Today, the winds felt like a hurricane, so I decided to stay in some more sheltered areas of my normally big and moody home waters of Little Bay de Noc and The Bay of Green Bay. Knowing that the big pike were up shallow, I launched the boat in the best place that I know of for extracting big Esox from the jungle of weeds down below. I began throwing a large pike spinnerbait, and it didn’t take long to connect either! Just a few casts into the fishing trip, and I caught a pike that I would normally call a decent specimen, a 26 incher. However, on this day, I knew that bigger slough sharks were lurking about.
I neared the area that I generally call,”the best spot on the best spot.” This area is about 12 feet deep with weed growth reaching all the way up within a couple feet of the surface. I let the spinnerbait fly. The cast went a good distance, as I had casted with the strong west winds. It hit the water, and I immediately began the retrieve. Quickly, but not too quickly, I cranked the spinnerbait back towards the boat just above the tops of the weeds. However, about halfway in, my line went slack . . .
From past experience, I knew that when the line goes slack, a fish must have came up behind and grabbed it. I laid back on it, and set the hook with a vengeance! It was solid as a rock! The fish immediately turned sideways, and as I saw the sunlight reflect off the side of the massive silhouette, I thought to myself, “good gosh, what have I hooked into?”
The beast dug down into the weeds, but thanks to my 50lb braid I was able to fight the fish effectively, even in the dense weed growth. As the fish neared the boat, it made some of the most powerful runs I have ever felt from a fish, the kind where all I could do was hang on for dear life as the 50lb braid was ripped from my reel time and time again.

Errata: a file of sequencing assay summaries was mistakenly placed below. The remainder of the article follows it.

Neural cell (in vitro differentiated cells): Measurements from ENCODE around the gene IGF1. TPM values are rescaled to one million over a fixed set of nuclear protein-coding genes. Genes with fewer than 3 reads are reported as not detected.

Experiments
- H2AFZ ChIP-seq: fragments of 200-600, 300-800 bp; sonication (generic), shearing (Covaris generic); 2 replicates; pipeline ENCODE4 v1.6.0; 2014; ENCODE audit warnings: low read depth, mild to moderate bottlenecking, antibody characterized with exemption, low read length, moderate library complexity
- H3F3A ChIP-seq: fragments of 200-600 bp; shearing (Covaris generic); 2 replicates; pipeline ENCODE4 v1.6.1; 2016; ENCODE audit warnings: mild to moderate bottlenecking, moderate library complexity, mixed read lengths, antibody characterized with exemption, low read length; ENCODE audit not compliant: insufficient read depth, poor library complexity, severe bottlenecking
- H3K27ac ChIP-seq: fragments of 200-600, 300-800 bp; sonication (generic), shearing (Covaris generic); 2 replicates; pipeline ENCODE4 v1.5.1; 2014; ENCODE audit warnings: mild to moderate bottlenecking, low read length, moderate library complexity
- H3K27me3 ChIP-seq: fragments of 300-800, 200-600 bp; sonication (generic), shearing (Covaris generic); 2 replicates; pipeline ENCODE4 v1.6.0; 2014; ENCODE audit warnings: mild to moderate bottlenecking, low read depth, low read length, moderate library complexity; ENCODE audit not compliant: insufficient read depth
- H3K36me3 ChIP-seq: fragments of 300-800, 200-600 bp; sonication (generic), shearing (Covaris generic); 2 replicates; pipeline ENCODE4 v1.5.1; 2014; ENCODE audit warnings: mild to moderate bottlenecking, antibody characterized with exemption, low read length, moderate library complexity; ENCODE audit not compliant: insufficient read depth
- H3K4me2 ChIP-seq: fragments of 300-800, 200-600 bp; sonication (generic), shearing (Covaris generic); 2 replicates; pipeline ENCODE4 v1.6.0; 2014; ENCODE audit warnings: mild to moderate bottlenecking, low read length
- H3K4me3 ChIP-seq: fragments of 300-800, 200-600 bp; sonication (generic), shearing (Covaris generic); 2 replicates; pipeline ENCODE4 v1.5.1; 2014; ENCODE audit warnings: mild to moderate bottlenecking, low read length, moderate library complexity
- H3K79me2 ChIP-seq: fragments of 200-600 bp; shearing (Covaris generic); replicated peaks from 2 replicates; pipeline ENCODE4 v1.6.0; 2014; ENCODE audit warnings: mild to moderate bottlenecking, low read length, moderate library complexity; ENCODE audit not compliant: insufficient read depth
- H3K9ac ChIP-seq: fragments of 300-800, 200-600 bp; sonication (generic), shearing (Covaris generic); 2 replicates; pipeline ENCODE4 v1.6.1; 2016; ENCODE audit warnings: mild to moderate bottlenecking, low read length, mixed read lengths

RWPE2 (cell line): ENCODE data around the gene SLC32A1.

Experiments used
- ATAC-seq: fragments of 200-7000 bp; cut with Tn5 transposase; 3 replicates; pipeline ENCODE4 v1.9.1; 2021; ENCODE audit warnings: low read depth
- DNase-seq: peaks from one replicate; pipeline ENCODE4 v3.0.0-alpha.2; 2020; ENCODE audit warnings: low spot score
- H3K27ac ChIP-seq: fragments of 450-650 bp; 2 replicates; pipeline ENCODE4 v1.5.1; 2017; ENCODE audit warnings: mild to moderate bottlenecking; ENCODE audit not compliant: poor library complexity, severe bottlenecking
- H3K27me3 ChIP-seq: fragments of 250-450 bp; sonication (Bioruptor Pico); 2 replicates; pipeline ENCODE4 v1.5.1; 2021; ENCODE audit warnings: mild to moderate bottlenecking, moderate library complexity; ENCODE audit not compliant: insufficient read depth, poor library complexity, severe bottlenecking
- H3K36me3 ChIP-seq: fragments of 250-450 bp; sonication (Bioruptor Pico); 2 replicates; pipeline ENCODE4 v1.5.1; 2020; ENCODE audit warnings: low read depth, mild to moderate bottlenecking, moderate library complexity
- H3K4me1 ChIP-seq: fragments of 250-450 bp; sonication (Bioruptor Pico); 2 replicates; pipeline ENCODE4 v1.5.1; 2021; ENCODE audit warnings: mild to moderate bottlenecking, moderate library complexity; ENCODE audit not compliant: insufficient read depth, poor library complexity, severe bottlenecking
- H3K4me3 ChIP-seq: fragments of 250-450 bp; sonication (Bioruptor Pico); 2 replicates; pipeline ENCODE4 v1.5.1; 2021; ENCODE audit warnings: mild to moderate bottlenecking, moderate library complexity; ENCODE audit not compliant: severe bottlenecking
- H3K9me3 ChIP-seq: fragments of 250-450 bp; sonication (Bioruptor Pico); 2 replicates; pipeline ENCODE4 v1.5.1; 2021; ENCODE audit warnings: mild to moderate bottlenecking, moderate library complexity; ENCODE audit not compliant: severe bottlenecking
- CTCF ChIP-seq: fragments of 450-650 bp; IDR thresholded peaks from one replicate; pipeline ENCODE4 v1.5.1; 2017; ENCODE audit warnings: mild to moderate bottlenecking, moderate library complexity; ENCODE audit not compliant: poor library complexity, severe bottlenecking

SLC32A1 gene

Eventually, however, the mammoth of an esox refrained from fighting and came boatside. With the rod in one hand, the net in the other, and my heart in my throat, I slipped the net under the fish and lifted with all the strength left in my, at that point, quivering hand. The fish came on board, and I could not believe what I had caught. Upon measurement, the fish was about 43.5 inches, and probably could have been stretched to a solid 44 without too much effort. This was a full inch longer than the pike that I caught earlier this year, and posted about on the website. Also, due to the girth of this fish, the weight is substantially more as well.
For a while now, I have wanted a monster pike to have mounted. Right away, I thought, “this might just be the one.” With a little more thought, I decided, “yup, this is the one!” With that, I regret to say that the fish was not released. However, the mammoth esox will always live in majestic prestige on my wall, as well as forever in my memories.